Last Lines First
A variation on one of the simplest of writing exercises-- taking the first line or title of an already-published story and using that line as the first line of your piece. Once you've finished, simply erase of rewrite that stolen line, and the work is complete. In this case, take the final line of an already-published story, and use it as the first line of your new work.
The final line of a story is a powerful object: it either closes all that has come before with a sense of true finality, or leaves the reader with an open ending that contains a powerful after-image that defines the reader's take-away from the tale. (Much like Ronnie Barker's famous quip, "The marvelous thing about a joke with a double meaning is that it can only ever have one meaning", an open ending is never truly open.)
My story At The End There Was a Man, in the Couer de Lion anthology Anywhere but Earth, began as an exercise in this vein, inspired by a story in the stunning Simon Brown collection Cannibals of the Fine Light.
What if People?
Find a scientific concept that interests you, and ask the simple question "What if people...?"
Another simple one, and again, one that has proven successful for me over the years. My Writers of the Future-winning story Carrying the God came from reading about the discovery of a new plant in the Arctic circle, that could enter a state of cryogenesis and reconstitute in the presence of running water. Asking "What if people could do that?" gave me the spur for the story. Similarly, my recent story The Glow of his Eyes, the Depth of his Gaze, which appeared in Cosmos, transferred the reported ability of chickens to rearrange the light-receiving cones within their eyes to human soldiers.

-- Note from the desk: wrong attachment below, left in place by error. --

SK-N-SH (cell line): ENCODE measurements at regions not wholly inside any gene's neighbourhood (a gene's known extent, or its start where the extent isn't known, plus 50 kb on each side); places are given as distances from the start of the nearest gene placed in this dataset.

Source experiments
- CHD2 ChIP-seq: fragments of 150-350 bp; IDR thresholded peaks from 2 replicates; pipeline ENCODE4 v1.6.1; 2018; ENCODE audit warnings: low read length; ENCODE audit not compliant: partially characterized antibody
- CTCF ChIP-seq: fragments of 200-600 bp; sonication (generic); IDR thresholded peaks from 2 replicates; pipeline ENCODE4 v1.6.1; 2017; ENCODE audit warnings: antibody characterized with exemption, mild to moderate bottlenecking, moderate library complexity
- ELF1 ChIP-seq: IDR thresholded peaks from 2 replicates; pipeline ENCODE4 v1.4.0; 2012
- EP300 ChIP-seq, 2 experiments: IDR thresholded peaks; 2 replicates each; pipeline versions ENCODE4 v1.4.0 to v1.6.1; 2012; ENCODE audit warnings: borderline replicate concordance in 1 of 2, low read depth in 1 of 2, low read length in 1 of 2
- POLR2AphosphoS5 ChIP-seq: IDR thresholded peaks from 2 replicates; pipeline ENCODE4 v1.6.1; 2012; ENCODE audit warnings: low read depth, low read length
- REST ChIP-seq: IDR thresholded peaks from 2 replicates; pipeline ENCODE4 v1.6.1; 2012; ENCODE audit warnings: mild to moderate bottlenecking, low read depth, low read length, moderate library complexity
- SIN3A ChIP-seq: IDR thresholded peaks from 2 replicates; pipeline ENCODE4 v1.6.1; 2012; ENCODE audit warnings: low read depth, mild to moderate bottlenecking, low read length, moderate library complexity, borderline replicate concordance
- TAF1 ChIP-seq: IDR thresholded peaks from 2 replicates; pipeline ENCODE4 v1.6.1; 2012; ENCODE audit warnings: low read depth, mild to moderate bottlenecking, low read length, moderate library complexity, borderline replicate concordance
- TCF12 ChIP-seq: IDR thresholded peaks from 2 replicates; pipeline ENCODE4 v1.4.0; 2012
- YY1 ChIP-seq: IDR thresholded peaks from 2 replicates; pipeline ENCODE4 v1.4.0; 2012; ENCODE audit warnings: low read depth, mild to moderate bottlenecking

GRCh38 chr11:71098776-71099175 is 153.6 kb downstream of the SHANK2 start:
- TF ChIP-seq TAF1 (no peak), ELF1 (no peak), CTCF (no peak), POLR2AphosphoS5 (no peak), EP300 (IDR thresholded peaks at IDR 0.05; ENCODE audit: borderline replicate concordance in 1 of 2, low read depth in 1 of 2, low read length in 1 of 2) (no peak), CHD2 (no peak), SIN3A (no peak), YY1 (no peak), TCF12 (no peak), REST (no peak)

Shakespeare for Real
Way back in the dawn of time, when dinosaurs walked the Earth and K-Pop was just a dream in the REM of Satan, I auditioned for the Western Australian Academy of Performing Arts. I performed a reading of the Porter's speech from Act II of Macbeth. And, for those who came in late, didn't get in.
I've returned to the speech, and many others, in the days since, because they make for fantastic writing prompts. Shakespeare revels in hyperbole and analogy, creating meaning through a succession of verbal similes. However, what if what his characters were saying was real: what if the Porter really was greeting a hanged farmer; an equivocator; a thieving tailor? What if he really was the doorman to Hell?
Take this scene, or pick another (What if Hamlet really was bound in a nutshell? What if Lear really was enslaved by the weather?). Write the scene. File off the serial numbers.
My story Canals of Anguilar (Review of Australian Fiction Vol 5, no 5) had, as one of its touchstones, a quote from Henry VII: People’s good deeds we write in water. The evil deeds are etched in brass.
So, there you go. Five heartstarters to get you going. What about you? what exercises do you turn to, when the fingers are stiff and the ink run dry?